TOP 100 OILERS: TODD MARCHANT (43)

When it comes to the most memorable goals in the storied history of the Edmonton Oilers, Todd Marchant’s Game 7 overtime winner against the Dallas Stars at Reunion Arena in the 1997 playoffs ranks a lot higher than he does on this list of Top 100 Oilers. It was, is and will always be one of those moments frozen in time for Oiler fans.

While that goal to upset the powerhouse Stars unquestionably remains the highlight of the decade Marchant spent draped in Oiler silks, the broadest body of work for the little speedster from Buffalo was that of a checker, a hard-nosed third-line centre who would torment opposing forwards with the speed and tenacity of a hungry dog on a raw piece of steak – traits that earned Marchant the nickname T-Bone.

Todd Marchant

Left Wing

Born Aug 12 1973 — Buffalo, NY 

Height 5.10 — Weight 175 [178 cm/79 kg]

Drafted by New York Rangers

Round 7 #164 overall 1993 NHL Entry Draft

BY THE NUMBERS

Season

Age

Tm

GP

G

A

PTS

+/-

PIM

S

S%

TOI

ATOI

1993-94

20

TOT

4

0

1

1

-2

2

6

0.0

1993-94

20

NYR

1

0

0

0

-1

0

1

0.0

1993-94

20

EDM

3

0

1

1

-1

2

5

0.0

1994-95

21

EDM

45

13

14

27

-3

32

95

13.7

1995-96

22

EDM

81

19

19

38

-19

66

221

8.6

1996-97

23

EDM

79

14

19

33

11

44

202

6.9

1997-98

24

EDM

76

14

21

35

9

71

194

7.2

1998-99

25

EDM

82

14

22

36

3

65

183

7.7

1376

16:47

1999-00

26

EDM

82

17

23

40

7

70

170

10.0

1405

17:08

2000-01

27

EDM

71

13

26

39

1

51

113

11.5

1271

17:54

2001-02

28

EDM

82

12

22

34

7

41

124

9.7

1392

16:58

2002-03

29

EDM

77

20

40

60

13

48

146

13.7

1532

19:54

2003-04

30

CBJ

77

9

25

34

-17

34

163

5.5

1590

20:39

2005-06

32

TOT

79

9

25

34

2

66

132

6.8

1363

17:15

2005-06

32

CBJ

18

3

6

9

-1

20

42

7.1

362

20:05

2005-06

32

MDA

61

6

19

25

3

46

90

6.7

1001

16:25

2006-07

33

ANA

56

8

15

23

7

44

115

7.0

850

15:10

2007-08

34

ANA

75

9

7

16

-3

48

93

9.7

1112

14:49

2008-09

35

ANA

72

5

13

18

-2

34

101

5.0

1046

14:32

2009-10

36

ANA

78

9

13

22

-16

32

83

10.8

1233

15:49

2010-11

37

ANA

79

1

7

8

-18

26

63

1.6

1050

13:17

10 yrs

EDM

678

136

207

343

28

490

1453

9.4

6976

17:42

6 yrs

MDA,ANA

421

38

74

112

-29

230

545

7.0

6293

14:57

2 yrs

CBJ

95

12

31

43

-18

54

205

5.9

1951

20:32

1 yr

NYR

1

0

0

0

-1

0

1

0.0

Career

1195

186

312

498

-20

774

2204

8.4

15219

16:43

PLAYOFFS

Season

Age

Tm

GP

G

A

PTS

+/-

PIM

S

S%

TOI

ATOI

1996-97

23

EDM

12

4

2

6

1

12

40

10.0

1997-98

24

EDM

12

1

1

2

0

10

17

5.9

1998-99

25

EDM

4

1

1

2

2

12

10

10.0

97

24:21

1999-00

26

EDM

3

1

0

1

-1

2

6

16.7

54

18:07

2000-01

27

EDM

6

0

0

0

-3

4

7

0.0

138

22:57

2002-03

29

EDM

6

0

2

2

-1

2

5

0.0

120

20:03

2005-06

32

MDA

16

3

10

13

14

14

26

11.5

281

17:34

2006-07

33

ANA

11

0

3

3

-1

12

19

0.0

173

15:44

2007-08

34

ANA

6

2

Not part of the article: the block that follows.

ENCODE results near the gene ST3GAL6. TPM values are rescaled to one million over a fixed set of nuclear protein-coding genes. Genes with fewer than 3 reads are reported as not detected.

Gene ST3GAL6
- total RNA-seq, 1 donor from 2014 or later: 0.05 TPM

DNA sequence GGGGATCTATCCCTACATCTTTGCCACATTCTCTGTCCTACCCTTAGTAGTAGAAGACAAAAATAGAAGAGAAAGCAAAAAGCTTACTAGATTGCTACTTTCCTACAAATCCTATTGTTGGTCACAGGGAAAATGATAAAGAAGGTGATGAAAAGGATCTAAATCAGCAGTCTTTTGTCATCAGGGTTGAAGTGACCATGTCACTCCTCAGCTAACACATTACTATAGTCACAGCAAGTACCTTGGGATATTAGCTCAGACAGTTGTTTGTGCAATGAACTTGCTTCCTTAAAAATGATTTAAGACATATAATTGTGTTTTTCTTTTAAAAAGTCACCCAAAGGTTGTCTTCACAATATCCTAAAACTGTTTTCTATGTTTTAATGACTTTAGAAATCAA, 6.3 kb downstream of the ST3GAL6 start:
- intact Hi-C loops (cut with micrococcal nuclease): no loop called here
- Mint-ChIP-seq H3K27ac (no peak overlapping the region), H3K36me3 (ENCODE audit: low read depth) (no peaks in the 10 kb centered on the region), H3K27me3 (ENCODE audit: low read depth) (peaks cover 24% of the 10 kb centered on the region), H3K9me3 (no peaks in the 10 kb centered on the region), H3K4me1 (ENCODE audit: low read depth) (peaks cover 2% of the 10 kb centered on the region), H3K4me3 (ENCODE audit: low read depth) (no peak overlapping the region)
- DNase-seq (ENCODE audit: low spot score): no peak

0

2

1

0

8

25.0

106

17:40

2008-09

35

ANA

13

1

1

2

0

16

18

5.6

259

19:56

2010-11

37

ANA

6

0

1

1

-3

4

4

0.0

86

14:23

Career

95

13

21

34

9

88

160

8.1

1315

18:31

NOTABLE

Just 20 when he was acquired from the New York Rangers in a swap that sent Craig MacTavish to Broadway at the 1994 trade deadline, Marchant arrived in Edmonton amid hopes by some he’d turn into an offensive centre who’d complement Doug Weight. Marchant, had, after all, put up 78 points in 65 games over two seasons with Clarkson of the ECAC before the Rangers drafted him 164th overall in 1993.

Aside from his final season in Edmonton, when he hit the free agency jackpot with 20-40-60 in 2002-03, Marchant never did show the same offensive flair with the Oilers. He instead earned his keep as a two-way player who could kill penalties and chip in offensively here and there. In that regard, Marchant was remarkably consistent – he was always in the mid-teens in goals and finished with 30-40 points seven times.

Marchant’s best work came during his years playing with Mike Grier and Ethan Moreau, a trio dubbed the MGM Line. Moreau and Grier provided the crash and Marchant provided the dash. They drew the tough assignments as shutdown guys most nights. For several seasons, many people, me included, considered the threesome one of the best third lines in the NHL. 

THE STORY

Marchant

Marchant scored 20 shorthanded goals as an Oiler, sixth-best in franchise history behind Wayne Gretzky, Mark Messier, Jari Kurri, MacTavish and Esa Tikkanen. The Oilers made the playoffs in six of Marchant’s nine full seasons in Edmonton. It was an era when the Oilers were barely in or barely out of the playoffs and when every post-season meant a date in Dallas.

In 1996-97, the Stars finished with 104 points to Edmonton’s 81. A lot of people picked the Stars to win in a sweep, five games at the outside, but when the Oilers, backstopped by Curtis Joseph, pushed Ken Hitchcock’s Stars to a seventh game – Dallas actually trailed 3-2 in the series before Mike Modano got the winner in Game 6 in Edmonton – the stage was set for Marchant.